Embracing a Fiduciary Standard

The Department of Labor’s so-called fiduciary rule resurfaced in the news headlines a few weeks ago when the Trump administration delayed its implementation (which was set for April 10th) and indicated its further intent to completely rescind the rule.  The fiduciary rule holds brokers and financial advisors working with tax-advantaged retirement accounts to a fiduciary standard rather than the current suitability standard.  A fiduciary standard holds that investment advice must be in the client’s best interest while the suitability standard merely requires advice that is suitable to the client’s interest.  The distinction is seemingly minor but incredibly important.

A suitability standard does not require investment advisors to disclose potential conflicts of interest in their investment recommendations – such as high costs or commissions incurred by the client.  Just about any investment advice can be justified as being suitable for a client’s needs, while a best interest standard requires careful examination and client-specific recommendations.  A fiduciary standard is so clearly in the best interest of the investing public that it’s hard to fathom such widespread and strong resistance to its application by so many in the financial industry.  When the DOL announced the final regulations for the fiduciary rule last year, most of the public were shocked to find out that investment advisors weren’t already required to act in their best interests.

Large financial institutions, brokerage firms and insurance companies argue that implementation of the fiduciary rule would actually harm Main Street (and its smaller investors) because it would limit their access to financial advice.  These institutions’ business models are not equipped to serve smaller clients with a best interest standard so they allege these investors will simply be ignored or left to invest their retirement assets on their own.  It’s a ridiculous argument on two main fronts.  First, there are plenty of financial advisors and investment managers operating under the fiduciary standard (and have been for years) that are ready, willing and able to serve any investor demographic.  Technology and unprecedented access to smart, low-cost diversified portfolios provides a logical platform for retirement portfolios of any size.  Second, rather than fight the rule, these large institutions could instead simply adapt their business model and client services to comply with this client-centric standard of care.  Many have already embraced the rule when it was announced last year and have laid the foundation for future compliance.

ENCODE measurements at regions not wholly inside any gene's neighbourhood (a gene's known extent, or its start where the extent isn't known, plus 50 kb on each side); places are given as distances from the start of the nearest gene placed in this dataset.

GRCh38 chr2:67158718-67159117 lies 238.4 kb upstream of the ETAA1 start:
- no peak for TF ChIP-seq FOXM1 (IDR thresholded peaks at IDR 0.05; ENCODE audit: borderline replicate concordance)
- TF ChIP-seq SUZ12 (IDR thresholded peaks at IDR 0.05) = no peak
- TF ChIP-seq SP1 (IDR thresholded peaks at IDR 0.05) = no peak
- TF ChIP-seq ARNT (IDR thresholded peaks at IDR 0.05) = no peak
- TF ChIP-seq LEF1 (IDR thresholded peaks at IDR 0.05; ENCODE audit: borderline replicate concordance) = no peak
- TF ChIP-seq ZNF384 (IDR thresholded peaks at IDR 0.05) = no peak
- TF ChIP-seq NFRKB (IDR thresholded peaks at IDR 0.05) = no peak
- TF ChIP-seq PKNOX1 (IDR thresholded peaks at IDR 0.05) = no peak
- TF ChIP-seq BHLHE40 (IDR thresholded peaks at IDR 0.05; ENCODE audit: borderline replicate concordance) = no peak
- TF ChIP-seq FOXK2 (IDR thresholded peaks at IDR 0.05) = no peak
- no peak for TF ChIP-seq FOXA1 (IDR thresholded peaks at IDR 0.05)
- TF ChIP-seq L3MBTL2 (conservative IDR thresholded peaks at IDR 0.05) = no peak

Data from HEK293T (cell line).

The only real problem with the fiduciary rule is that it doesn’t extend the best interest standard far enough.  The rule only covers tax-deferred retirement accounts (401(k)s, IRAs, etc.).  The fiduciary standard should absolutely apply to all assets owned by individual investors.  Why should financial advisors only be required to act in their client’s best interest with their retirement assets but not money they are saving for education, a new home or future travel?  Individual investors engage financial advisors seeking help and direction in securing their life’s most important goals.  To not place the client’s best interest at the foundation for investment advice and recommendations runs contrary to their entire intention for seeking guidance in the first place. 

Regardless of how the Trump administration proceeds with this rule, an important line has been drawn with respect to how financial advisors are serving their clients.  They are either serving their client’s best interest or they are not.  As a Registered Investment Advisor, The Johnston Group embraces the fiduciary standard which affirms our Wealthcare360™ philosophy of placing each client’s unique life situation and goals at the center of the planning process.  All advisors and investment managers should be held to this standard.  Whether the fiduciary rule ever becomes law, its principle is well-established and all individual investors should seek fiduciaries when looking for financial advice.